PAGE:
At this point in your planning process, you’ve likely booked your flight, but you’re not completely sure what you want to see. India is a dense, highly-populated country; as a result, there is a lot packed into the space, and you won’t have the time to see it all in a single trip. While planning your vacation, think about what interests you most about the country. Is it the wildlife? Is it the religious sights? Maybe it’s the standard landmarks and UNESCO World Heritage Sites. It is essential to plan your trip around what you absolutely need to see, concentrating on either the North or the South. Be realistic about your time—you’ll have a more relaxing trip.

While working as a tour guide, I came to recognize four popular routes. I have the important sites listed below.

 

The Classics—This is the most popular route for travelers in India. It includes the Golden Triangle—Delhi, Agra, and Jaipur. If you don’t mind a fast-paced trip, you can squeeze it all into a week. Your can’t-miss sites include: Humayun’s Tomb, the Red Fort, the Taj Mahal, Agra Fort, Fatehpur Sikri, and the Pink City.

 

Religious Tour—Whether you are personally religious or merely interested in religious architecture, India offers countless temples, mosques, and places of worship—especially in north and central India. Your can’t miss sites include: the Golden Temple, Khajuraho, the Sun Temple, the Jain temples in Rajasthan and Gujarat, and the temple caves at Ajanta and Ellora.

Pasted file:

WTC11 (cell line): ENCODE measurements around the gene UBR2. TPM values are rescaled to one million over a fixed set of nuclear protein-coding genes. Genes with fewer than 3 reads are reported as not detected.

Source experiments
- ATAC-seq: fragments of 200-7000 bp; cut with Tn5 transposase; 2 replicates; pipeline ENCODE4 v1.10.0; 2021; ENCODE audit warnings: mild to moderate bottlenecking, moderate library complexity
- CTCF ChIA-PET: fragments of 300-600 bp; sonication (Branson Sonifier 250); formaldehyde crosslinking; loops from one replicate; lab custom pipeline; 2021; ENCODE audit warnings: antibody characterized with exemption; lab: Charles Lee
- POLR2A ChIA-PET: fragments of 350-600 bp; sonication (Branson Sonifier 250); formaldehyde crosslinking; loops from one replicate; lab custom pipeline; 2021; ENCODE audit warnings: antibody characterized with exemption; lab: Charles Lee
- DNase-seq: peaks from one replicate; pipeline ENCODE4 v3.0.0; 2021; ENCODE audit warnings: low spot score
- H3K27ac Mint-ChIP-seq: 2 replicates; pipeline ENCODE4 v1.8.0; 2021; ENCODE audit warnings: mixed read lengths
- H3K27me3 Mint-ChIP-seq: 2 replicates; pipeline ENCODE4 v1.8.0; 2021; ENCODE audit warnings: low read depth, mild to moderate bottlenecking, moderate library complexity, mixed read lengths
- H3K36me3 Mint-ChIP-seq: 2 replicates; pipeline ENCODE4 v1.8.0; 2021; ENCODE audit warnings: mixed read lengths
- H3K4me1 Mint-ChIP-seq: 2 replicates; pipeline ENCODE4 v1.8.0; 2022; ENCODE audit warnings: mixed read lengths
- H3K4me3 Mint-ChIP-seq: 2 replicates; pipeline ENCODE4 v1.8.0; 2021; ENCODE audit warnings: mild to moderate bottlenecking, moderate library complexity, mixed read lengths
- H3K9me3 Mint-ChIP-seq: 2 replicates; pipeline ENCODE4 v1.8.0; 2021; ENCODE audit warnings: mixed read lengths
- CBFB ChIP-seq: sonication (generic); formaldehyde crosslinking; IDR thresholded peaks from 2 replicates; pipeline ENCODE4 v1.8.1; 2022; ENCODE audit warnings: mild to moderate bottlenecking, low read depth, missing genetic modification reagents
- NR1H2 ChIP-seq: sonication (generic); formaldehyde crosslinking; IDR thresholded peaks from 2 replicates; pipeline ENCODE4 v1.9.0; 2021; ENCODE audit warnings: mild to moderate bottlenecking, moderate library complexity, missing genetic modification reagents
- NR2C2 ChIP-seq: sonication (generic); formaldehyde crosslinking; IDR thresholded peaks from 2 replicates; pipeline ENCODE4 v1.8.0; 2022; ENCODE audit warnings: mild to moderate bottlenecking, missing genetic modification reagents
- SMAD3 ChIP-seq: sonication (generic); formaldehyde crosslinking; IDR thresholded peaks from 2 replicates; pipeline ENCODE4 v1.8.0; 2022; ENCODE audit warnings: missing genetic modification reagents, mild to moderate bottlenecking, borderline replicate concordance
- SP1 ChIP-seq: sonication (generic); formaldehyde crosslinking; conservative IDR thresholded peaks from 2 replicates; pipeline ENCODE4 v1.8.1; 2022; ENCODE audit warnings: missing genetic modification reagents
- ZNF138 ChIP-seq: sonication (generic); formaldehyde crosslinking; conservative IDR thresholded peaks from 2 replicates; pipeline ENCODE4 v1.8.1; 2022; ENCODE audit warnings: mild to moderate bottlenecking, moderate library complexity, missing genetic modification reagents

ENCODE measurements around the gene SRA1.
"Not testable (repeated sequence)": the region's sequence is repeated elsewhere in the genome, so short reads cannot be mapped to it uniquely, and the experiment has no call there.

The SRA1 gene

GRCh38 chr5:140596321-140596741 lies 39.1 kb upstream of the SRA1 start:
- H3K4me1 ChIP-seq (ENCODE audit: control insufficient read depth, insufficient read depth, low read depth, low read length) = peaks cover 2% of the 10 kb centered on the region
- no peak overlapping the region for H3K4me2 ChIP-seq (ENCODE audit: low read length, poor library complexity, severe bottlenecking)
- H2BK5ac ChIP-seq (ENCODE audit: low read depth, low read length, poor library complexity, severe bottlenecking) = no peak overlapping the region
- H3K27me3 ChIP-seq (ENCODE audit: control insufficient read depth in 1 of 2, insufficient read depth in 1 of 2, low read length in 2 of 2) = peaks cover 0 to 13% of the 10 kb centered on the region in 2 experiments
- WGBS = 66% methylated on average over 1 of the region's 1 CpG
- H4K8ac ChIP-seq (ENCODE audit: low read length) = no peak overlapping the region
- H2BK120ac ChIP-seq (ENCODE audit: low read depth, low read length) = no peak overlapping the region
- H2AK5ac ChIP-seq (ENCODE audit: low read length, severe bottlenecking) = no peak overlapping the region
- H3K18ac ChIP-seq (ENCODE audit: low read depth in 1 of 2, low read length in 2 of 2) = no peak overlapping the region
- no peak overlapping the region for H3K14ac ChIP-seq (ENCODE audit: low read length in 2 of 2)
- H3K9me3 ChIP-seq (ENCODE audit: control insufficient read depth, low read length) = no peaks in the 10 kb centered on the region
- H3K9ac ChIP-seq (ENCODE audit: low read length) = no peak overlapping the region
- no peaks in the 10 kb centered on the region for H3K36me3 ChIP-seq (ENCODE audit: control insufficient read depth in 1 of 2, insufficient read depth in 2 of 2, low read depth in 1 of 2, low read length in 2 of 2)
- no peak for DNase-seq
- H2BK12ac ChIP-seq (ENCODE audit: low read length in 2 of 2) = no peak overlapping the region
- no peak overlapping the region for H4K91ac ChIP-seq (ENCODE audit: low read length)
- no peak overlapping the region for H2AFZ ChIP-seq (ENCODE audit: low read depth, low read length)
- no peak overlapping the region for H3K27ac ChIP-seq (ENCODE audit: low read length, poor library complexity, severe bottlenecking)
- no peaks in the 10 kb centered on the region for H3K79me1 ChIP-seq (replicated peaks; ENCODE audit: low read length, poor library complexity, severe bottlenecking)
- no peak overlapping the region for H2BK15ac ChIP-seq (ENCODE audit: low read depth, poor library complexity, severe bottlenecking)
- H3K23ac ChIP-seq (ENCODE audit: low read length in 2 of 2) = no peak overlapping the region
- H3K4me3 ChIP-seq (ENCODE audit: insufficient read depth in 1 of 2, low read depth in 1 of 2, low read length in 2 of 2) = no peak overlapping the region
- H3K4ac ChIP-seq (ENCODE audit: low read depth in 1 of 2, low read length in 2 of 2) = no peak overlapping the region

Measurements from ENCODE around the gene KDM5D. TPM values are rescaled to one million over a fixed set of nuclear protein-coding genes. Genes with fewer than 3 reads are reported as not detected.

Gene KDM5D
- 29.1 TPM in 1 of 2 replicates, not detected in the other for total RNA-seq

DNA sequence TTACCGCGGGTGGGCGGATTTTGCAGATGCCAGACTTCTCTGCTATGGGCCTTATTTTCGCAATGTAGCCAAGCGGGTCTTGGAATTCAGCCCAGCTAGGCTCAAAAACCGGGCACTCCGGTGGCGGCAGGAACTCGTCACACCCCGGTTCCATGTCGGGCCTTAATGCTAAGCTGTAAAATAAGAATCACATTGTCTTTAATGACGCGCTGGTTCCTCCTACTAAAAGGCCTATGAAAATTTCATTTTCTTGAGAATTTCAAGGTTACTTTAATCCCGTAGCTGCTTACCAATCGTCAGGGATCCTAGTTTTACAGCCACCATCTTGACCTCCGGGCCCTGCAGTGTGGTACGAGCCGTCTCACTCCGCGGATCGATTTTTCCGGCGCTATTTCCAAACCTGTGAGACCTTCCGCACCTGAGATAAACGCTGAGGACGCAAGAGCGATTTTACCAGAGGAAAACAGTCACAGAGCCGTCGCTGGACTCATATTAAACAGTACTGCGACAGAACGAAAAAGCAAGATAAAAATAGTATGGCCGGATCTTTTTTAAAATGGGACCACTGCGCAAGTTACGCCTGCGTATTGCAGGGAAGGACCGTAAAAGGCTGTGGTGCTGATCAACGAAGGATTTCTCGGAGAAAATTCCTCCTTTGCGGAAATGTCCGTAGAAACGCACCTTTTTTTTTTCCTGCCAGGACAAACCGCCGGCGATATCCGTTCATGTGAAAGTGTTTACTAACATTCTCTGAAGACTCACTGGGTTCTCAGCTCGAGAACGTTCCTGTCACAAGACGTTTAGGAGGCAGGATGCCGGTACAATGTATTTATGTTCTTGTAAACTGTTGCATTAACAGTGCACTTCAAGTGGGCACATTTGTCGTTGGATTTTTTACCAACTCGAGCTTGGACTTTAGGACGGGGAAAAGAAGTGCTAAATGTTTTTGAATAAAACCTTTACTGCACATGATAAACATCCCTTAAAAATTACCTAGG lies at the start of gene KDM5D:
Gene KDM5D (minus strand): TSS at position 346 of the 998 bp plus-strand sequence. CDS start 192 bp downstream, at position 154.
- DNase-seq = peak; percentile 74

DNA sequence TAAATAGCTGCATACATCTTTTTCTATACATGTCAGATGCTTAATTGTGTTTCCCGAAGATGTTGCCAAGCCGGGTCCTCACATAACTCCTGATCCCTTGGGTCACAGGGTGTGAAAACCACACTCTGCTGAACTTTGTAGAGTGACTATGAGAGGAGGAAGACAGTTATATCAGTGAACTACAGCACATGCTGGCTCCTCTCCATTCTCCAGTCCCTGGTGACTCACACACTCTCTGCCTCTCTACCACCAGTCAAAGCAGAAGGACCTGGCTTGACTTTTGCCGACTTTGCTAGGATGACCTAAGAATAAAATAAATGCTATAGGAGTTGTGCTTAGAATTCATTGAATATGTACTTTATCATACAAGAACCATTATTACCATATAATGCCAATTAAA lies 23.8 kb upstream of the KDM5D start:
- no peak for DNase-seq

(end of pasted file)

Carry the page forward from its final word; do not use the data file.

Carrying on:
Beach Relaxation—The southern end of India is home to some of the world’s most beautiful beaches. From Mumbai’s Girgaum Chowpatty beach to the Goan beaches, you can’t go wrong in choosing a destination. I personally enjoy Kerala’s black sand beaches (Kovalam and Varkala) in the north.

 

Adventure Trekking—Northern India is mountainous and beautiful—perfect for those seeking a bit of an adrenaline rush. Start in Shimla and work your way up to Manali to experience some of the best hiking, skiing, and whitewater rafting available.